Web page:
As transcendent as my teppanyaki lunch was, a cutlet sandwich at ‘western-style’ restaurant, Mon, proved the more memorable meal. Family-owned for eighty years, Mon’s claim to fame is for being the oldest western-style restaurant in Kobe. With its dark wood panelling, vintage bric-a-brac behind the bar and tableside condiment trays of grated Parmesan cheese, Tabasco sauce and soy sauce, the scene appeared a weird but invited amalgamation of what an eatery in North America or Europe is supposed to be like. The cutlet sandwich, with panko-crusted Kobe beef on slices of fluffy white bread with a layer of tangy homemade sauce (not unlike Worcestershire sauce), was super moist, yielding with each bite. I was sure the meat had been tenderised or marinated in some manner. Not so, pledged Mon’s owner; the beef was just that soft and succulent.

Beef and potato croquettes are a popular street food in the heart of kobe
Kobe beef also appears in soups and hotpots, sliced thinly and gently poached in the broth

More popular to my eye than what was on offer at Ishida and Mon were the beef and potato croquettes served from the tiny takeaway window at Moriya Shoten, a butchery in the heart of Kobe specializing in Kobe beef. Here a swiftly moving queue seemed to go on forever with an all-walks-of-life ensemble of folks lined up to place an order. Moriya Shoten purportedly sells 2,000 croquettes a day, and at around ¥90 (roughly 60p) for this street food bargain, I soon realised what the fuss was about when I made it to the window to buy one for myself.

As for the tsukudani, it was good but so seasoned and gingery I felt the Kobe beef was lost in the mix. The opportunity to taste it was pretty special though. I was at 110-year-old Kobe beef shop Tatsuya, where fillets and sirloins are king but a range of other cuts are available. Kobe beef jerky intrigued me the most, but thin slices for shabu shabu (hot pot) were what the shop’s owner recommended.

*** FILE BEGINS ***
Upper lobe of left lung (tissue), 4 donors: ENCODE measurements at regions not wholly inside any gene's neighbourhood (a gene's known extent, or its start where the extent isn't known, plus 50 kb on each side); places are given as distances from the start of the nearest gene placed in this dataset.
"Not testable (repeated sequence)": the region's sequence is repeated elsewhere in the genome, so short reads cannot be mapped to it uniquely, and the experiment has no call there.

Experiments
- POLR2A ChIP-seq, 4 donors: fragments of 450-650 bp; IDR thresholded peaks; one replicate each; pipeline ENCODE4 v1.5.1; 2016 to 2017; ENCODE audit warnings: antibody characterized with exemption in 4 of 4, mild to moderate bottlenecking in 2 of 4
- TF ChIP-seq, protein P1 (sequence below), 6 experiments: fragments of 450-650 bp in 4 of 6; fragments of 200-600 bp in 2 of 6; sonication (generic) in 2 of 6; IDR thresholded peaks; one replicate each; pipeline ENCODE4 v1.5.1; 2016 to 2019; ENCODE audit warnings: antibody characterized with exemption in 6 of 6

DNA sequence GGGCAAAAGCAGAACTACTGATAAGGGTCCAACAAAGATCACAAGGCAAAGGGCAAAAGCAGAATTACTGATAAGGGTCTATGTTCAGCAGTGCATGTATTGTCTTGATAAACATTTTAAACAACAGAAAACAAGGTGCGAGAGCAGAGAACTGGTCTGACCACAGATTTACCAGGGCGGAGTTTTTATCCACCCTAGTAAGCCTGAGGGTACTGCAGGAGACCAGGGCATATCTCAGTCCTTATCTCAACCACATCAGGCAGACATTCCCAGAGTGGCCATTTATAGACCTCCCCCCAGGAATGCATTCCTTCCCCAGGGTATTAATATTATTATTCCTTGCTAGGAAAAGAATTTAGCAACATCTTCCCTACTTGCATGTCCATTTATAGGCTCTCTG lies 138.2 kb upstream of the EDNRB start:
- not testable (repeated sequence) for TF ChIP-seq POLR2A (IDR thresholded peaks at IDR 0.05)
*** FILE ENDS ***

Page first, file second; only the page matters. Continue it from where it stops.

Beyond beef

Hokodo Coffee House has been serving cups of coffee to the citizens of Kobe for over 150 years
Sobameshi is a carb-lovers dream combo of rice, noodles and savoury pancakes cooked quickly and served hot

Of course, there’s more to Kobe’s cuisine than beef. As a visitor with only a few days in the city, I found browsing the food halls of Daimaru Department Store great for scoping out all sorts of other local delicacies. Vast displays of freshly made sushi and sashimi, steamed buns and even well-stocked sections of prepared vegan dishes all made my mouth water and had me wishing I could stay another couple of days to squeeze in a few more meals.

Similar longings arose as I roamed the streets of Kobe’s 150-year-old Chinatown neighbourhood. Ditto while having a cup of filter coffee at Hokodo Coffee House and admiring all the foodie opportunities in its vicinity. Opened in 1874, Hokodo is not only the oldest coffee shop in Kobe, but was the first ever in Japan. Today you can still drink the same blend of Indian beans used when Hokodo was established more than 150 years ago.

Decidedly more downmarket than my snoop around Daimaru but equally yummy and a lot more fun was my dinner at a sobameshi restaurant in Sampei. Sobameshi is a Kobe-born version of okonomiyaki (savoury pancakes). The carb-iest of comfort foods, it sees rice and noodles added to the okonomiyaki stack for ultimate short-order satisfaction. The atmosphere at Sampei was convivial and perfect for a casual evening of drinking and snacking.

Sake: a polished product

One the eastern outskirts of Kobe is Nada district. Home to forty breweries, almost thirty percent of all sake in Japan is produced in this quiet Kobe suburb. While in town, I took the train out to Nada for an afternoon tour of one of its most historic and best-known breweries: Kobe Shushinkan Brewery.